Congestive heart failure presents with distinct symptoms that can be traced to either left-sided or right-sided heart failure. Left-sided heart failure (LHF) predominantly affects the lungs, leading to symptoms like dyspnea with exertion due to reduced lung compliance and orthopnea. The sensation of dyspnea arises when pulmonary C fibers detect pulmonary edema. Paroxysmal nocturnal dyspnea (PND) is also associated with LHF. Auscultation reveals bibasilar inspiratory crackles and sometimes wheezing due to peribronchial edema.
Left-sided heart failure presents with pulmonary edema, evidenced by frothy pink transudate on the intra-alveolar surface and the presence of hemosiderin-laden alveolar macrophages, colloquially termed as ‘heart failure cells.’ Imaging via a chest x-ray (CXR) is an essential diagnostic tool that often reveals findings such as cephalization of the pulmonary vessels, fluffy ‘batwing’ shaped bilateral opacities, Kerley B lines (indicative of fluid accumulation between lobes), air bronchogram (dark airway set against an opacified interstitium), and cardiomegaly. Acoustic findings include the S3 heart sound, more prevalent in systolic heart failure, and the S4 heart sound, frequently seen in diastolic heart failure.
Left-sided heart failure can also cause dilation of the mitral annulus, resulting in mitral regurgitation. Complications such as atrial fibrillation can also arise from atrial dilation. The pathology of left-sided heart failure also involves damage to the pulmonary vascular endothelium, leading to decreased NO production & increased endothelins, resulting in vasoconstriction. Over time, this leads to pulmonary vascular remodeling, characterized by collagen deposition (intimal hypertrophy) and smooth muscle cell proliferation (medial hypertrophy). A consequential effect of left-sided heart failure is pulmonary artery hypertension—the most common cause of right-sided heart failure.
Right-sided heart failure (RHF) primarily affects the systemic circulation, manifesting as jugular vein distension (JVD), hepato-jugular reflux, and peripheral edema. Hepatic involvement leads to zone 3 (centrilobular) necrosis, or ‘nutmeg liver,’ and painful hepatomegaly. Portal hypertension can also occur in RHF due to congestion of blood in the hepatic vein, which can cause ascites. LHF is the most common cause of RHF through a sequence of pulmonary artery hypertension and subsequent cor pulmonale. S3 heart sound (common in systolic HF) and S4 heart sound (common in diastolic HF) can be heard on auscultation. Systolic murmurs due to mitral regurgitation in left-sided HF and tricuspid regurgitation in right-sided HF are also common. Both forms involve vascular remodeling and can result in atrial fibrillation due to atrial dilation.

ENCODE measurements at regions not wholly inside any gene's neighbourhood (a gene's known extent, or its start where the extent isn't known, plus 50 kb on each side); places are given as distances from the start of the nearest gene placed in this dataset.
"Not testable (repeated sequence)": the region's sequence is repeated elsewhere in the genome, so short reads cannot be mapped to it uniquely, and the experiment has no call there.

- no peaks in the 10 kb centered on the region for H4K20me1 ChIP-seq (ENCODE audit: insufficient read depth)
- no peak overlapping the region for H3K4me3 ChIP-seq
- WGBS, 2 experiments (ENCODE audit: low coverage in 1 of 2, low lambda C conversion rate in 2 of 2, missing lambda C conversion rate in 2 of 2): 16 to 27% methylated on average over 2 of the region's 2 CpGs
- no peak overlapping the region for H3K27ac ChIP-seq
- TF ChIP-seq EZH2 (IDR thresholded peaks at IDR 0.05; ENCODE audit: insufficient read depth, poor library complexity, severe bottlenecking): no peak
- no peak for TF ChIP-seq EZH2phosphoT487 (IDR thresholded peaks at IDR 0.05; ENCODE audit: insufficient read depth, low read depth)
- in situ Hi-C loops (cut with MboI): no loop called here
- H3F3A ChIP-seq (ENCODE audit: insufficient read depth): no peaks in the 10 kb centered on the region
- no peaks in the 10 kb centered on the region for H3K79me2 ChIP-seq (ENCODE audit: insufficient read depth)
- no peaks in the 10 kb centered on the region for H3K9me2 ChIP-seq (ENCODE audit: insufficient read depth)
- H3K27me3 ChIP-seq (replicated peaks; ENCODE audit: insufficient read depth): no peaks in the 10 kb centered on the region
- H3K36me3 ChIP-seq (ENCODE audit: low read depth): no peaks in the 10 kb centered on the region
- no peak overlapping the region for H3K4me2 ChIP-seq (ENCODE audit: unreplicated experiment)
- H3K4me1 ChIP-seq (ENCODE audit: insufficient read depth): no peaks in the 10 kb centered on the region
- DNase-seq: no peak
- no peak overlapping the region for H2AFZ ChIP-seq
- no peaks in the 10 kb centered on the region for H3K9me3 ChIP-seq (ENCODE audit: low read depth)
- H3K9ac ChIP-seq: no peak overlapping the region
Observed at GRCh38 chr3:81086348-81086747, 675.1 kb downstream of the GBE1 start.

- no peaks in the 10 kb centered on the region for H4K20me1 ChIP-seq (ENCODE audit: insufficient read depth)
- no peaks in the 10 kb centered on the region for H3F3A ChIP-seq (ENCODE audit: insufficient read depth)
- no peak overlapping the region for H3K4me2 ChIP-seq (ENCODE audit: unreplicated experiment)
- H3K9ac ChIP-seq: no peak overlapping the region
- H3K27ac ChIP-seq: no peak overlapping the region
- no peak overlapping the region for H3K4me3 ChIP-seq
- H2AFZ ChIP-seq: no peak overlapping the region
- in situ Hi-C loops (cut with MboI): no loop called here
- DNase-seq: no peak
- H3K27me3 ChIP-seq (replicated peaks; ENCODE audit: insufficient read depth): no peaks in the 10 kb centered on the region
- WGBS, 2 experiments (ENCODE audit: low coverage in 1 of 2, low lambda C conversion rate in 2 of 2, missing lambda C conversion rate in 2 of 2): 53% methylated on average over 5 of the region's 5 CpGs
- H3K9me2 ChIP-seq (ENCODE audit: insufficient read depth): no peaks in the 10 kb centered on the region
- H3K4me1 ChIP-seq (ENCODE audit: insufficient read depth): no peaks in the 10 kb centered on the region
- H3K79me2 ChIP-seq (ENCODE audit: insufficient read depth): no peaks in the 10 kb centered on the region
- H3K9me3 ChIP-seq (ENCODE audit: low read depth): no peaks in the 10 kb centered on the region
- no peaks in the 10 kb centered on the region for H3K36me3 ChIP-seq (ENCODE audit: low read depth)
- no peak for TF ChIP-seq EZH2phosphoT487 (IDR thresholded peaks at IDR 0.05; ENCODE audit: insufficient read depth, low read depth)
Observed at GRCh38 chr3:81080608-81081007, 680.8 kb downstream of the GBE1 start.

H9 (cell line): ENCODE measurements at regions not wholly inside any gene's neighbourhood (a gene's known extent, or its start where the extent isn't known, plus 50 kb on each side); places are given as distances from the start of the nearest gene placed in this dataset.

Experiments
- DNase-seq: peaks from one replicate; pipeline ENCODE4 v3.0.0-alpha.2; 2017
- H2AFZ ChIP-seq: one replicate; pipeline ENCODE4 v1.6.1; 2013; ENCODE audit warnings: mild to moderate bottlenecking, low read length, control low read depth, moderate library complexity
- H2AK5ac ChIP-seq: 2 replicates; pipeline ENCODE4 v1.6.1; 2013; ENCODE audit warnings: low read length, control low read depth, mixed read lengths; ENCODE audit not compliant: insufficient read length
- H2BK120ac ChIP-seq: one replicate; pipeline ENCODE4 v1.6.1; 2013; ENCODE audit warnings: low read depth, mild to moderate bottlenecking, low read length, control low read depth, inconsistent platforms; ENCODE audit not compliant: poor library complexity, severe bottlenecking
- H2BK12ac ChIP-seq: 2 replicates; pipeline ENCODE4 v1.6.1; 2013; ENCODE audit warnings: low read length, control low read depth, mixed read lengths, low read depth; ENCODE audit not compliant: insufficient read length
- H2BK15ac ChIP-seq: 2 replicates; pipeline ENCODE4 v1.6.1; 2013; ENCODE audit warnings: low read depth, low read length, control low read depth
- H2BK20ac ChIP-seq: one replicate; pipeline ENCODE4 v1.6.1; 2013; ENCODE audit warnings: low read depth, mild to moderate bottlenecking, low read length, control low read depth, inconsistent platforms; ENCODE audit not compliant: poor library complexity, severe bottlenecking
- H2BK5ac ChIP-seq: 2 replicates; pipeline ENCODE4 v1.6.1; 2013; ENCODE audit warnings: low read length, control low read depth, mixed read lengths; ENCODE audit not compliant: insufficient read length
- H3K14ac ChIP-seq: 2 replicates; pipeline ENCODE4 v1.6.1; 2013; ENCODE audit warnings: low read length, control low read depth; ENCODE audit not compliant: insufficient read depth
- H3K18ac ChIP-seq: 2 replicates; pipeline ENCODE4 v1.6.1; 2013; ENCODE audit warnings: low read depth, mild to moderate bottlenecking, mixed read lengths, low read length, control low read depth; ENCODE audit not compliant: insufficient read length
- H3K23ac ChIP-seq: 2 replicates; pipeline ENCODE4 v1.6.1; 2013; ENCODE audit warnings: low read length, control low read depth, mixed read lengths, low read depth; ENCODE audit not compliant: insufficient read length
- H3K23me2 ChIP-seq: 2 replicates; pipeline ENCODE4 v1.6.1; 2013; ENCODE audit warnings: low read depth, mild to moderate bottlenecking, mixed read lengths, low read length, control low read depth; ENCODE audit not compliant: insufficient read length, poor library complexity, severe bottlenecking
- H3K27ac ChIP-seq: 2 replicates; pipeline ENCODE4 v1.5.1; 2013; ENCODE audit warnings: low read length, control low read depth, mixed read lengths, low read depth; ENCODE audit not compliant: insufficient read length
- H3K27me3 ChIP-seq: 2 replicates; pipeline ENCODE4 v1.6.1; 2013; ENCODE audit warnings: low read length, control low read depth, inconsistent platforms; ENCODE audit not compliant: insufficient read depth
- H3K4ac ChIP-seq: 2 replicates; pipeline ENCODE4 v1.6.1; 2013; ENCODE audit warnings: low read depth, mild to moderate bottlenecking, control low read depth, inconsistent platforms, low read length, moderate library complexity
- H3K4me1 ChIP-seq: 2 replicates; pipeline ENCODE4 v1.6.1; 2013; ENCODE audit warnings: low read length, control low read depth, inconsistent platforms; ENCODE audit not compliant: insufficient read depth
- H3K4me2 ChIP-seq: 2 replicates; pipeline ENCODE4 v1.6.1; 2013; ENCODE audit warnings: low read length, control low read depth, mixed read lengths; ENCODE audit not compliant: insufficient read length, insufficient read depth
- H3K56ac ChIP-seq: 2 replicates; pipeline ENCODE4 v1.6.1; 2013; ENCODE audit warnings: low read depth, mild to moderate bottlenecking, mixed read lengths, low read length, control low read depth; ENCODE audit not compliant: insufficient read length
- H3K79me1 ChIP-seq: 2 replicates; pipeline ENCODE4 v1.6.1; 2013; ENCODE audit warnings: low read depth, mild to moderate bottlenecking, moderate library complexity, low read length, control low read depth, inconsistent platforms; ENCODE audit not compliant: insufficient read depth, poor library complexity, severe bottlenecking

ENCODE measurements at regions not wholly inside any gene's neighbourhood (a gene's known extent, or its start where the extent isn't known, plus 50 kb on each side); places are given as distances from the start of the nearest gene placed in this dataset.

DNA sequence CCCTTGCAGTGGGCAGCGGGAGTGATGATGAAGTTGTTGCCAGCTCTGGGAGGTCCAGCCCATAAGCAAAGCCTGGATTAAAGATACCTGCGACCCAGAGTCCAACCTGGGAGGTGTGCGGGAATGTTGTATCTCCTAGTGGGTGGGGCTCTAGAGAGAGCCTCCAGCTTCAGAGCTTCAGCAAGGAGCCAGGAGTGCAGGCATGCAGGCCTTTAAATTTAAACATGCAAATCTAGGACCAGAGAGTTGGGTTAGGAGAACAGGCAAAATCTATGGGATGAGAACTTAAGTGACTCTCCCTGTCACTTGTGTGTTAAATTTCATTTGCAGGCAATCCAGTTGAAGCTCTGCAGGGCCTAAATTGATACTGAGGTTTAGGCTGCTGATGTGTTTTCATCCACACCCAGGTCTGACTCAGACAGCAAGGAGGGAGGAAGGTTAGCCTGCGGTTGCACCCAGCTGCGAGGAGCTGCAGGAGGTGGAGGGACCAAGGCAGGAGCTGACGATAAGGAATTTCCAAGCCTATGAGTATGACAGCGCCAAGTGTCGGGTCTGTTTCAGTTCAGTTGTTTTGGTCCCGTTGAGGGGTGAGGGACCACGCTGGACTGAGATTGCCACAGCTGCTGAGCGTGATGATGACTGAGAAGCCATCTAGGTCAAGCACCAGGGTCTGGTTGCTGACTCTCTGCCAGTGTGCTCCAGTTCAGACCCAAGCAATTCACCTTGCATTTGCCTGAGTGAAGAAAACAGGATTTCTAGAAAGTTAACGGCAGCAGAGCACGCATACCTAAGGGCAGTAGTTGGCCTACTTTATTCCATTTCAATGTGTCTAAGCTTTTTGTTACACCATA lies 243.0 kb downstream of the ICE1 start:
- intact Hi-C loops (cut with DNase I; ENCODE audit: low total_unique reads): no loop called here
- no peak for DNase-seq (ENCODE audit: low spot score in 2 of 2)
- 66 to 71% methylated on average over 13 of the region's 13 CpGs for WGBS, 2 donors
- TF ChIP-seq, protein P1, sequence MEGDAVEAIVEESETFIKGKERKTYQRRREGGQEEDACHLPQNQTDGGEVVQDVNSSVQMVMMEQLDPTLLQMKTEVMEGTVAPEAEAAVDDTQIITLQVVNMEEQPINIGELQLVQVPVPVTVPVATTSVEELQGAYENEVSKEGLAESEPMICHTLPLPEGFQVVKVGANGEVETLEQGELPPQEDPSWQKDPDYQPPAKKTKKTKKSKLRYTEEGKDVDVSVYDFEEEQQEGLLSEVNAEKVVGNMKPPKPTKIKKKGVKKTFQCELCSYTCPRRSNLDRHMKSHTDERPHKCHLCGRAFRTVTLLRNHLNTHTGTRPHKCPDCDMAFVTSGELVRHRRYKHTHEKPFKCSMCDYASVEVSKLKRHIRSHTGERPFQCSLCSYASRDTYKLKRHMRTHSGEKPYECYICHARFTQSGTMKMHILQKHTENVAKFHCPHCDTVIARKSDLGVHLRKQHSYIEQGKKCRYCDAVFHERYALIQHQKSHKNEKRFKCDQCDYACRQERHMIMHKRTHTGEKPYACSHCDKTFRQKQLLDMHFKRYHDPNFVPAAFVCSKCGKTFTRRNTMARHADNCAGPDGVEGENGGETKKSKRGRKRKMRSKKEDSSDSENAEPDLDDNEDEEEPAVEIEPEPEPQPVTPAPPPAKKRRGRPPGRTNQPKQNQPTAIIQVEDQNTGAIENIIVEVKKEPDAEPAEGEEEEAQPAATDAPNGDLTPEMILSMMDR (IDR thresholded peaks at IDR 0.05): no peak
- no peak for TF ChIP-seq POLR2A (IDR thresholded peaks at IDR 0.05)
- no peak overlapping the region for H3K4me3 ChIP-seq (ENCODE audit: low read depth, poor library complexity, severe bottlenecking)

Left-sided heart failure often leads to clinical signs such as pulmonary edema, orthopnea, and paroxysmal nocturnal dyspnea. These symptoms manifest when the failing left ventricle elevates pressure in the pulmonary circulation, causing fluid to leak into the alveoli. This alveolar fluid accumulation, sensed by pulmonary C fibers, results in the sensation of dyspnea. Additional findings may include bibasilar inspiratory crackles and wheezing due to peribronchial edema. At the microscopic level, the alveoli may contain frothy pink transudate and hemosiderin-laden alveolar macrophages, commonly known as "heart failure cells.
A chest X-ray (CXR) for suspected left-sided heart failure typically reveals several characteristic features. These include cephalization of the pulmonary vessels, indicative of increased pulmonary venous pressure. Pulmonary edema is often visible as bilateral fluffy opacities, sometimes referred to as "batwing" opacities. Additional features like Kerley B lines suggest interlobular fluid accumulation, and air bronchograms may also be present. Cardiomegaly, or enlargement of the heart, is another common finding. In some cases, the X-ray may also suggest dilation of the mitral annulus, which can be an indirect sign of mitral regurgitation—a condition frequently associated with left-sided heart failure.
Heart failure can result in significant changes to cardiovascular sounds: an S3 heart sound is more common with systolic heart failure, often reflective of increased filling pressures; an S4 heart sound is more common in diastolic heart failure and it represents a stiff or noncompliant ventricle, which needs greater filling pressure. Left-sided heart failure can present with a systolic murmur due to mitral regurgitation.
The most common cause of right-sided heart failure is left-sided heart failure. When the left ventricle fails, it leads to an increase in pressure within the pulmonary circulation, causing pulmonary hypertension. This heightened pressure burdens the right ventricle, ultimately leading to right-sided heart failure, known as cor pulmonale. Other contributing factors can include chronic pulmonary emboli or a saddle pulmonary embolism, which place additional strain on the right side of the heart and can lead to right-sided heart failure.
Right-sided heart failure manifests with various clinical signs such as jugular vein distension (JVD), hepato-jugular reflux, and Kussmaul sign, which is a rise in JVD during inspiration. Peripheral edema, pleural and pericardial effusions, and painful hepatomegaly from hepatic congestion are also common. Additionally, a dilated tricuspid annulus may result in a systolic murmur indicative of tricuspid regurgitation. Portal hypertension can lead to ascites, and hepatic venous congestion may result in centrilobular necrosis, manifesting as "nutmeg liver" upon gross pathological examination.